Tuesday 13th March 2018 – Champion Hurdle
written by Daniel Roe
The script for this year’s Champion Hurdle long seems to have been written: Buveur D’air wins; My Tent or Yours finishes a gallant second, again; Faugheen isn’t the horse he once was and does well to finish in the top three. Do we even bother looking for a bet, let alone even running the race? But even in a race that looks as weak as Tuesday’s centre-piece currently does, it’s never really that simple, is it?
Buveur D’air has been impeccable and remains unbeaten since switching back to hurdles in the middle of last season. He has only briefly – and I mean briefly – looked in trouble in any of his three starts this season, when having to be shaken up to quicken past The New One. The response was immediate, however, and he put the race to bed with consummate ease thereafter. In fact, he has won every race so easily this season that the only concern for him going into the Festival is that his trainer, Nicky Henderson, was worried about getting enough work into him in time for 13th March. I’m sure such concerns are incidental – if Henderson can get My Tent or Yours to finish second in three Champion Hurdles, he can get an odds-on poke to his race fit enough to win. The only question we have to answer is, does he deserve to be as short in the market as he is?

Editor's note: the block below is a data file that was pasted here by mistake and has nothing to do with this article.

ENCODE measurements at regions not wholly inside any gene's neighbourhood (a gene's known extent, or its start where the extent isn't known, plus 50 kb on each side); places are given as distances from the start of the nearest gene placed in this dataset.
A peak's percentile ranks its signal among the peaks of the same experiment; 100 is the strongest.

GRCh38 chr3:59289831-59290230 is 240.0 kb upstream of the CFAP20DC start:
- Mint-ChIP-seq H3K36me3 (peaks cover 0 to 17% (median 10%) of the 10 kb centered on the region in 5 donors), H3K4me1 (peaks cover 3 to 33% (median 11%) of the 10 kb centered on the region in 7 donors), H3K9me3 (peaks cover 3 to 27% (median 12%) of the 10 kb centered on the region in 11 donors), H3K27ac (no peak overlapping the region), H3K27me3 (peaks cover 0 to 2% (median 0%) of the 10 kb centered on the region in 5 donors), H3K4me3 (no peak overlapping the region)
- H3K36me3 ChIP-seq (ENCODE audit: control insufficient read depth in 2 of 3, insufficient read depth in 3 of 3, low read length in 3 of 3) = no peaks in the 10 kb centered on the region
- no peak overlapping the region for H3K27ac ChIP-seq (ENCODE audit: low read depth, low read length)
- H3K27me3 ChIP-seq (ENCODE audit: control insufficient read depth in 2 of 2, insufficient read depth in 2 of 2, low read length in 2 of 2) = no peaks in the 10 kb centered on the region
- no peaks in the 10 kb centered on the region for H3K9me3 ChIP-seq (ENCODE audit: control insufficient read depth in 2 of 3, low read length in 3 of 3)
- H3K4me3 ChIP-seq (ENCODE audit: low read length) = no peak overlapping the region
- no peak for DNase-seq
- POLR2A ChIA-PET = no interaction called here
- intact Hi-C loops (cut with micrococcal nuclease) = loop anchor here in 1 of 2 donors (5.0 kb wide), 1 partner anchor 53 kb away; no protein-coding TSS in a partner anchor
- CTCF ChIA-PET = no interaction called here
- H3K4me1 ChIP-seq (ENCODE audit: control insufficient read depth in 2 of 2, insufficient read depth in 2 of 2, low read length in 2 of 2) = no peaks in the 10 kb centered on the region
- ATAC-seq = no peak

Your answer to that depends mostly on how you view the form of what was supposed to be his main rival, Faugheen. His re-appearance apparently confirmed the “Machine” to be “Back in full working order”, but his two runs since – pulled up over Christmas and second in the Irish Champion Hurdle has made us realise that maybe horses, no matter how talented, are not machines after all. He’s looked a shadow of his former-self – a former-self who would undoubtedly be favourite for this – but where most seem to take the view the horse isn’t what he once was, I actually think he’s become a backable price at a general 6/1. I never bought into the supposed brilliance of his come-back run and as a result never got carried away with it; it was a good performance from a once-great horse, but ultimately, he’s beaten nothing of note on very soft ground.